Friday, October 22, 2010
Movie of the Week
A MAN FOR ALL SEASONS (1966)
Starring- Paul Scofield, Robert Shaw, Wendy Hiller, Orson Welles
As a nod to my Halloween costume this year (I'm being Henry VIII) I am highlighting a great Oscar winning film that tells the story of Sir Thomas More and his struggle with Henry VIII over divorce and the king's ultimate break with the Catholic Church. Written by Robert Bolt, who adapted it from his successful play, the story portrays More as the ultimate man of principle- beloved by the common folk for his conviction and loyalty to his values and religion in the face of death. Scofield's work as More is top notch, and it garnered him an Oscar for Best Actor.
While the film takes some dramatic license with the facts, it is quite accurate overall. Henry VIII (Shaw) is upset at the fact that his wife Catherine of Aragon has been unable to provide him with a male heir, and so he wants a divorce. Unfortunately for the king, it is not up to him, but rather the Pope to grant the divorce. Henry's Chancellor, Cardinal Wolsey (Welles), urges More to help him let Henry out of the marriage. More refuses and Wolsey dies, disgraced by Henry who is still married to Catherine. More succeeds Wolsey as Lord Chancellor, but angers Henry when he says his conscience will not allow him dissolve a marriage that he feels is valid.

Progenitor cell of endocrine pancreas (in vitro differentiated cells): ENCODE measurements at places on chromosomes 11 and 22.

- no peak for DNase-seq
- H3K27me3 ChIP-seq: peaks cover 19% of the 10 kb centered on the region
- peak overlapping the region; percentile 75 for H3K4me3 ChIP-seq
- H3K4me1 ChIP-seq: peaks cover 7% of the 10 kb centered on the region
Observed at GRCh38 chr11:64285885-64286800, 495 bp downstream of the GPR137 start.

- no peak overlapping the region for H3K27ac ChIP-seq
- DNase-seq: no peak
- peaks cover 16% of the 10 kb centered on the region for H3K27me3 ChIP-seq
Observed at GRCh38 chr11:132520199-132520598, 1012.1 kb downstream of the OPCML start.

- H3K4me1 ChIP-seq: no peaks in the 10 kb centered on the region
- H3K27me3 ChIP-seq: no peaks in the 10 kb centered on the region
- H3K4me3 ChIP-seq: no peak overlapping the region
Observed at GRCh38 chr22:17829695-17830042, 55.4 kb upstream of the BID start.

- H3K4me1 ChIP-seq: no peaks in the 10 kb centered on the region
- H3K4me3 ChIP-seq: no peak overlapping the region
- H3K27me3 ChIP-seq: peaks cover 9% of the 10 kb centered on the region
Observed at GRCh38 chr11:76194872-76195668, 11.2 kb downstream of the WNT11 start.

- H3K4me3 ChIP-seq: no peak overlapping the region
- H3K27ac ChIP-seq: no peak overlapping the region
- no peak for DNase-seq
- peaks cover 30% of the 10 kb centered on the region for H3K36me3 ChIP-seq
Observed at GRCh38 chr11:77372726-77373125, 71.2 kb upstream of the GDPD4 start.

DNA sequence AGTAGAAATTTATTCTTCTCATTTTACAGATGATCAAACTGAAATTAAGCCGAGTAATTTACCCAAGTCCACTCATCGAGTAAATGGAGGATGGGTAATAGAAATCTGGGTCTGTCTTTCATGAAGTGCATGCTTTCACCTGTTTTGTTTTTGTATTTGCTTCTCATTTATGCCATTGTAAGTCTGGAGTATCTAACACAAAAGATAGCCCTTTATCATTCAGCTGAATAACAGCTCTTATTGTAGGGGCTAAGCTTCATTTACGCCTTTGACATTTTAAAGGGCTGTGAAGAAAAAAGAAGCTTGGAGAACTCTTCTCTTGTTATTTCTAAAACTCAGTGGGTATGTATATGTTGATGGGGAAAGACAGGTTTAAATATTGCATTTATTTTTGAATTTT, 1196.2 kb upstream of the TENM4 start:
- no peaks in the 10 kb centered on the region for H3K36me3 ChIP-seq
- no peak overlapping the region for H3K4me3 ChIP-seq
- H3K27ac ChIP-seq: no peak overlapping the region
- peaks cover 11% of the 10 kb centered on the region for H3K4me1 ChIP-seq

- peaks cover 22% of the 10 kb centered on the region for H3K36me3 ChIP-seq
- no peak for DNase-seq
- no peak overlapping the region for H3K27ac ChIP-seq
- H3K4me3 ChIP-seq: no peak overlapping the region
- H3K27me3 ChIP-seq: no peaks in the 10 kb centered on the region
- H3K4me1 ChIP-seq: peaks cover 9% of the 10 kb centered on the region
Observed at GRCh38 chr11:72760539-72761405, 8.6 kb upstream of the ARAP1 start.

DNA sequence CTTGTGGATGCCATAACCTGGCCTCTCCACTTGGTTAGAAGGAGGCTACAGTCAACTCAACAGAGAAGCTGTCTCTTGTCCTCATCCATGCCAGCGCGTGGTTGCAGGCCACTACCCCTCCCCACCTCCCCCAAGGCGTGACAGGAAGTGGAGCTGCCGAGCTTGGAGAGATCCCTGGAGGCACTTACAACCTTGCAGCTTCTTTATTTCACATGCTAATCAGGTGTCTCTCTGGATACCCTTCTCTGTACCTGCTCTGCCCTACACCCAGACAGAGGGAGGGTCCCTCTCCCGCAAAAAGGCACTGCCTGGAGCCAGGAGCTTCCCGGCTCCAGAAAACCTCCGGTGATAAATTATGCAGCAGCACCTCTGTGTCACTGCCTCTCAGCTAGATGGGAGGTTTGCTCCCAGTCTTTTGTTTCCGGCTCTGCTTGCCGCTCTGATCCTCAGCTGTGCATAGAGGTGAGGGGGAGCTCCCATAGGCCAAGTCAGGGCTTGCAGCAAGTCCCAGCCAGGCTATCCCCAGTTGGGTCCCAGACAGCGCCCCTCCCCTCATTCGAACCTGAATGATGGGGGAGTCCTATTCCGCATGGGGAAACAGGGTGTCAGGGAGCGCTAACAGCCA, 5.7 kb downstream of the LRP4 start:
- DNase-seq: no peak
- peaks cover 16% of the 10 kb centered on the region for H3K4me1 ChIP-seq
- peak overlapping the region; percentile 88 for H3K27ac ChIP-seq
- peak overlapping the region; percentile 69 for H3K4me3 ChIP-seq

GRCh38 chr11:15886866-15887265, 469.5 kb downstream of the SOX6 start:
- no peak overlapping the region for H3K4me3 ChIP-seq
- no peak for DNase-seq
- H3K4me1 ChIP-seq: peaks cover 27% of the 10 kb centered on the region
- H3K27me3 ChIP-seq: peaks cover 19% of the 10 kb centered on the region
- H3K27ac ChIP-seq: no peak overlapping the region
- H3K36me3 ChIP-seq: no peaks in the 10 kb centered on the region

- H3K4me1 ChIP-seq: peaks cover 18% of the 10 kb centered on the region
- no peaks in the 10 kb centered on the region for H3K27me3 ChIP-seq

More is also up against the ambitious Thomas Cromwell (Leo McKern) who wants to gain power and take More down for his actions. Henry VIII, tired of waiting for the Pope to grant his divorce, creates the Church of England with himself as the head. He then marries his mistress Anne Boleyn. More refuses to recognize the union and is imprisoned in the Tower of London for treason. More is eventually put on trial where he boldly sticks to his principles. For that he is ultimately beheaded.
The story is a powerful one and is masterfully executed by Director Fred Zinneman and his first rate cast. It is no wonder that this is still held up as the quintessential film about More and Henry VIII. Scofield was made a popular actor for his work as More and became forever tied to this role. See this film for the history, the performances- especially Scofield and Shaw, and the fact that it is way better than The Tudors.
Things to watch for-
A young John Hurt
The great score by George Delerue
A cameo by Vanessa Redgrave as Anne Boleyn
"I know a man who wants to change his woman."